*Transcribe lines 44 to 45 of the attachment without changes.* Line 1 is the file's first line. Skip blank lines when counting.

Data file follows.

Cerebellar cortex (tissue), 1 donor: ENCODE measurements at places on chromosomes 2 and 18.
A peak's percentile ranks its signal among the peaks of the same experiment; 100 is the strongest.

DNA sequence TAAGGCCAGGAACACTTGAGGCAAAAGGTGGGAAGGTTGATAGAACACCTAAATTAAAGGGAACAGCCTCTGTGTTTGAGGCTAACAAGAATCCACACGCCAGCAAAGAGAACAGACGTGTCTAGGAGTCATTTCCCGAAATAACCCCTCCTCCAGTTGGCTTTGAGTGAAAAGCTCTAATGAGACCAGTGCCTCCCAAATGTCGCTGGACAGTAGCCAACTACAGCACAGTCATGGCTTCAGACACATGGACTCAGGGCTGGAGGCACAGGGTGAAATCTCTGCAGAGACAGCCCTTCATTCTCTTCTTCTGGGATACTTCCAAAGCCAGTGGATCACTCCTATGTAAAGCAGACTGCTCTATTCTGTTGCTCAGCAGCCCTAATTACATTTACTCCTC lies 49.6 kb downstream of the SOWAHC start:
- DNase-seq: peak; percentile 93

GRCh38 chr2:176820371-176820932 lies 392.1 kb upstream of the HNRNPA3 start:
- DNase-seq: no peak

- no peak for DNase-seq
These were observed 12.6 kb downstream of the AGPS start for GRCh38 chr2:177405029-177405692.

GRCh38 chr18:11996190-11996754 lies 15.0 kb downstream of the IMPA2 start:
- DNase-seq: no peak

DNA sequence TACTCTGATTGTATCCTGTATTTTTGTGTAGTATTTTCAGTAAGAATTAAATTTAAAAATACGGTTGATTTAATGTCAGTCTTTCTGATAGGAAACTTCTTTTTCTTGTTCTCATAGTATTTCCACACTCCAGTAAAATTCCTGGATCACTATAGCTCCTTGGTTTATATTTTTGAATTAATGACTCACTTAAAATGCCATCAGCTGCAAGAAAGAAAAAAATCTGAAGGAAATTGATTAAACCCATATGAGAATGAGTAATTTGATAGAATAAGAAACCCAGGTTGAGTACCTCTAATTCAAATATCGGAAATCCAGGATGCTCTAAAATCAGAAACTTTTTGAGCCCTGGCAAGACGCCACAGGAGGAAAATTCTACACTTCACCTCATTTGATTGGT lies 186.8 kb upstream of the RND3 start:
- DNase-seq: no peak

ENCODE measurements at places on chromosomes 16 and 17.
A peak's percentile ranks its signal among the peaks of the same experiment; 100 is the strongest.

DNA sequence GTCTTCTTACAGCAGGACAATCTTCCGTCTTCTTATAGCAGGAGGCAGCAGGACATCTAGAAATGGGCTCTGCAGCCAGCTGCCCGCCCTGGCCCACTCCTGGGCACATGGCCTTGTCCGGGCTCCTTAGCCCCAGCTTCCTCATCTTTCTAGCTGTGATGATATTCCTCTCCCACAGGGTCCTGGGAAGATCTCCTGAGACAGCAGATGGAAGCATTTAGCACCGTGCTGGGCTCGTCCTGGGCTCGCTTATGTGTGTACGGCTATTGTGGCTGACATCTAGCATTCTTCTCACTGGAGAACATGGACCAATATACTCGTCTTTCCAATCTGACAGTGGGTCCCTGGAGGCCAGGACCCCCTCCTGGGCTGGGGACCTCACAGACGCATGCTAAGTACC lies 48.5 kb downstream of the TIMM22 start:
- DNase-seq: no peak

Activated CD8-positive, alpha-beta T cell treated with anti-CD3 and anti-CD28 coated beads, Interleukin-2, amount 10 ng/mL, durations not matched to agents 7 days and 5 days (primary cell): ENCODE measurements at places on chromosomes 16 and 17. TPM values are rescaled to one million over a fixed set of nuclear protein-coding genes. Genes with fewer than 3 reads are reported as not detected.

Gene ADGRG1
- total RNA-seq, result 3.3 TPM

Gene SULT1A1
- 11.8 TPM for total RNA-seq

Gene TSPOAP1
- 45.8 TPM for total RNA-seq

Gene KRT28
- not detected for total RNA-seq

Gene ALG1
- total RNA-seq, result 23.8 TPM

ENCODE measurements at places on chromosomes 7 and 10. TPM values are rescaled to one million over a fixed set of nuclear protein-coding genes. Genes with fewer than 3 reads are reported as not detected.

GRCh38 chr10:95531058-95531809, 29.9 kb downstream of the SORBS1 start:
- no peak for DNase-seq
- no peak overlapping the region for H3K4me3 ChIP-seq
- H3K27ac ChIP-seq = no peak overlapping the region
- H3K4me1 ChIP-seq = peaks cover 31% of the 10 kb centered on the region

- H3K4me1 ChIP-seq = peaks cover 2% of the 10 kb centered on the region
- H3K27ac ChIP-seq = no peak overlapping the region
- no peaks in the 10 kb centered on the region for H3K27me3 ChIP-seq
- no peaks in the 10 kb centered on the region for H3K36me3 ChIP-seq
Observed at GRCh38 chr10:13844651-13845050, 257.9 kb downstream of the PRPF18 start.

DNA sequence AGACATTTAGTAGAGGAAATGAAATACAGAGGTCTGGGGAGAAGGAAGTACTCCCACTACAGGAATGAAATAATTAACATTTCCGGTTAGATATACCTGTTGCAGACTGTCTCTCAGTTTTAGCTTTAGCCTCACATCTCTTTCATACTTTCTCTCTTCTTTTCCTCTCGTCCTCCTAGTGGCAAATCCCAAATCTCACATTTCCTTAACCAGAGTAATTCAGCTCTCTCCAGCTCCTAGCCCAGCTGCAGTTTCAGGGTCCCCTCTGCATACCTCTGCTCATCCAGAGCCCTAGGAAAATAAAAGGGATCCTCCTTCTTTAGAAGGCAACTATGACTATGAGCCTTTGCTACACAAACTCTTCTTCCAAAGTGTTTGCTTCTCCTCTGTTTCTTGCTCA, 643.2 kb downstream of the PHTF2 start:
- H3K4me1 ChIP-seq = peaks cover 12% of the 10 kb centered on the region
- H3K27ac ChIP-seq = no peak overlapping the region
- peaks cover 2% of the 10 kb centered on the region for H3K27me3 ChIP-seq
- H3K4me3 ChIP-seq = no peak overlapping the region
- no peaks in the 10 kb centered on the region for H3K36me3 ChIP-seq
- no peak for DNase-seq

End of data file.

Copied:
- no peaks in the 10 kb centered on the region for H3K36me3 ChIP-seq
- no peak for DNase-seq